Some images speak for themselves. Every day the equivalent of a stack of plastic bottles half the size of the Eiffel Tower is sold around the world: drinks, yoghurts, cutlery, sauces, fruit trays, shampoo bottles… . Plastic does not leave everyday parcels untouched, and the problem is that even recycling does not seem like a solution.

In a world of finite resources crying out for better management, Europe generates more than 2,500 million tons of waste per year. How shows Greenpeace, almost 80% of waste ends up in landfills or the environment, and each year between 5 and 13 million tons of plastic end up in the oceans (80% of marine litter). In fact, only 25% of what we consume is recovered.

Recycling is an essential process within what is known as circular economy: an efficient system in the use of resources and low carbon. However, less emphasis is placed on the need to reduce the production and consumption of plastics than on the benefits of recycling. What is this about?

The background to the issue is one: it is easier to invest in and advocate for recycling at a political and social level than for reducing plastic consumption and production.

Asking the population to recycle is more comfortable than asking them to stop consuming plastic products, or to transform the industrial production system into one that is not based on complex hydrocarbon compounds. In the first case, plastic is so integrated into our daily lives that it will take time to change the consumption habits of the population. Therefore, asking the population to reduce their consumption is a “bad press” measure. In the second case, it will be difficult to find substitutes for plastic that are equally economical, manageable, easy to transport and efficient.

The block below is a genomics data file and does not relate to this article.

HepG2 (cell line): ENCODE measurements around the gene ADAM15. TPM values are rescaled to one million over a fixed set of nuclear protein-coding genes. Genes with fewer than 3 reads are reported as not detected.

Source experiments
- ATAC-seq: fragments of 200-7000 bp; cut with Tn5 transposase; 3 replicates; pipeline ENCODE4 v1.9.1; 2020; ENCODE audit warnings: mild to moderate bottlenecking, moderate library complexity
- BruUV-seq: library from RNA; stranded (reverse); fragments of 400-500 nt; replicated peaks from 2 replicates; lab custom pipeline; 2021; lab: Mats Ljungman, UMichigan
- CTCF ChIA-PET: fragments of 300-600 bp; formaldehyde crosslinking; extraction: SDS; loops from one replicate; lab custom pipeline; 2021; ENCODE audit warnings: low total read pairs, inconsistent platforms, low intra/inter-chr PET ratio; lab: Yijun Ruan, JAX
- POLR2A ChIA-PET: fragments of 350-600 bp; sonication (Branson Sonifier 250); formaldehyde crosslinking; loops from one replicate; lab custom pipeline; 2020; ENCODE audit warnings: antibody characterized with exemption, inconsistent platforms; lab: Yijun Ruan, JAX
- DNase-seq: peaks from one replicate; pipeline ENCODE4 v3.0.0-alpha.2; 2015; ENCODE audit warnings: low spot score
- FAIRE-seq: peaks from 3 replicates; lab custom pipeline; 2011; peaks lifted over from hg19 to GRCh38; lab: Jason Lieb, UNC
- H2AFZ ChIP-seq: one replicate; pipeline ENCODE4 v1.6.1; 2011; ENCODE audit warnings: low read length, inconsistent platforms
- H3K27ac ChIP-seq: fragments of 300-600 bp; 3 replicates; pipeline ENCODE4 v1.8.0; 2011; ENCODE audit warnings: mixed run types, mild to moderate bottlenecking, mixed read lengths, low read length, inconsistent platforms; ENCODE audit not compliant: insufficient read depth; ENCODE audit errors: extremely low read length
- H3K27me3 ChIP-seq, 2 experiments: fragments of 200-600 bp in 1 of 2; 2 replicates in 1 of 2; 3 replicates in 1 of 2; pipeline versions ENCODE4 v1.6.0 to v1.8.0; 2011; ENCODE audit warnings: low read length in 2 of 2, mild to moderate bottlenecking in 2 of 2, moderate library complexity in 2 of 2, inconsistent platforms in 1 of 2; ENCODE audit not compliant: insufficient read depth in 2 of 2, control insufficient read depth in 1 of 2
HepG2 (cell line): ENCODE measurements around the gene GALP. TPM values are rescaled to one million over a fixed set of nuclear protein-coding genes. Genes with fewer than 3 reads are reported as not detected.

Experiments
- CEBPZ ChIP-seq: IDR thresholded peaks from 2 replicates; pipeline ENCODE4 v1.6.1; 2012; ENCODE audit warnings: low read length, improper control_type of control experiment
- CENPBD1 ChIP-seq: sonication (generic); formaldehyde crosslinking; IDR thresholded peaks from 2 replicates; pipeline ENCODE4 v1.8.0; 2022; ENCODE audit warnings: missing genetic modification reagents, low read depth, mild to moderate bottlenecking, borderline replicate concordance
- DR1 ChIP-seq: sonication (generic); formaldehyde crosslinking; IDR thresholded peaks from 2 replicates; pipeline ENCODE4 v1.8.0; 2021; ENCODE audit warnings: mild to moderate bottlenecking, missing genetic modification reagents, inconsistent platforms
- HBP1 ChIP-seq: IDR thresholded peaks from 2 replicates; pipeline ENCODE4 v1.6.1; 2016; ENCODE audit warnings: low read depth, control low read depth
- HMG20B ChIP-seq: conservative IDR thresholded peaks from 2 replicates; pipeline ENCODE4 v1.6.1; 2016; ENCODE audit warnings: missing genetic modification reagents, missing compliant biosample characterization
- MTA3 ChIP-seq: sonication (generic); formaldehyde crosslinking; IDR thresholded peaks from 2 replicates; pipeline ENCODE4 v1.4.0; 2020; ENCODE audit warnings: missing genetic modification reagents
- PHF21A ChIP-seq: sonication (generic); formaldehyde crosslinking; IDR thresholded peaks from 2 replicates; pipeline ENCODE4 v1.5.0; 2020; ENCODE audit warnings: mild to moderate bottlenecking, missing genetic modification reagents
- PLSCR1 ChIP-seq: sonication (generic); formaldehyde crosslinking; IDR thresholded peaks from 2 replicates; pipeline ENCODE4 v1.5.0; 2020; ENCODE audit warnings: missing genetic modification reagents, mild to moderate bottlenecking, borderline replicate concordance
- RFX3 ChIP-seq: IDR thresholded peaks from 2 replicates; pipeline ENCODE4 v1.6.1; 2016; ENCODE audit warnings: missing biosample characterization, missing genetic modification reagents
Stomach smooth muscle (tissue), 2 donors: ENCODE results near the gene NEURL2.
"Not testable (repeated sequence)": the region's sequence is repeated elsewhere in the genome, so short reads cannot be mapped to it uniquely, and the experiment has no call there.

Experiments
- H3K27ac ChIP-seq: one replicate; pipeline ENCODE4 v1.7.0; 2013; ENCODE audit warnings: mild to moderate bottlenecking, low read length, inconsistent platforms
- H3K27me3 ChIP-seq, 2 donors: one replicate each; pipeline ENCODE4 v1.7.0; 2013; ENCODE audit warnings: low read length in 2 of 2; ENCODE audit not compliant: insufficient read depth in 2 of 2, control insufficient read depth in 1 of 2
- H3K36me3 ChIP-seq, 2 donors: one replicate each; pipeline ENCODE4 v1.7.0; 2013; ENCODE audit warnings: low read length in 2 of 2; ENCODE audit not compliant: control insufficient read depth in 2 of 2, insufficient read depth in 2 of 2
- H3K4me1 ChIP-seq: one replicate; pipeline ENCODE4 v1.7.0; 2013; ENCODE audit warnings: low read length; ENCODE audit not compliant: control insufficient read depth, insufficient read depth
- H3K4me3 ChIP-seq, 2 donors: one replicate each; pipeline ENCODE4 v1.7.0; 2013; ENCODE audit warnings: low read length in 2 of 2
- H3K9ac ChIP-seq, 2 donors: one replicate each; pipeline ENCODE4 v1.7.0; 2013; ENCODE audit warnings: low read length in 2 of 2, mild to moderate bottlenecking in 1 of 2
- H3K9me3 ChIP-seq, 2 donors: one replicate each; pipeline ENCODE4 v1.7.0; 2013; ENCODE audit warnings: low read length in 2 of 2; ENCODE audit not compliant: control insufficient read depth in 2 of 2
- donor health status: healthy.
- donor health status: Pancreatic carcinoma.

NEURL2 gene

The result: we base our efforts, and we focus almost all our attention, on the simplest solution that allows us to continue with our current way of life, recycling. But recycling alone will not achieve the established environmental goals.

As with the other social and environmental challenges we face (climate change, poverty, loss of natural resources, inequality…), plastic is a problem with deep social roots. In this regard, perhaps the question does not reside so much in whether the transformation towards a more sustainable society implies a decrease in our quality of life, but in questioning what we understand by quality of life.

In reality, the problem of overconsumption (of plastic) does not originate in materialism itself, but in the confusion of priorities and imbalance in life. Bad and excessive purchase decisions originate from deep erroneous beliefs that are later expressed in the material. Materialism is neutral, it is not something “bad” or “good”, it is simply a concept created to refer to the ownership of objects, something that has been carried out throughout the entire story. The problem lies in the lack of a responsible system of values ​​and beliefs. Its absence is what leads us to overconsumption. Having the correct and ordered convictions means expressing them through a sustainable and responsible use of products.

It is true that we need the commitment of companies and governments to develop better management systems to extend the life of plastics and thus ensure that their first use does not mean the end of their life cycle. But it is no less true that, without a change in the social paradigm (individual and collective) regarding our consumption priorities and environmental awareness, any economic or industrial solution that is carried out will be less consistent and lasting than one in which we really we create and have it integrated into our system of values.

Julen González Redín
PhD in Sustainable Development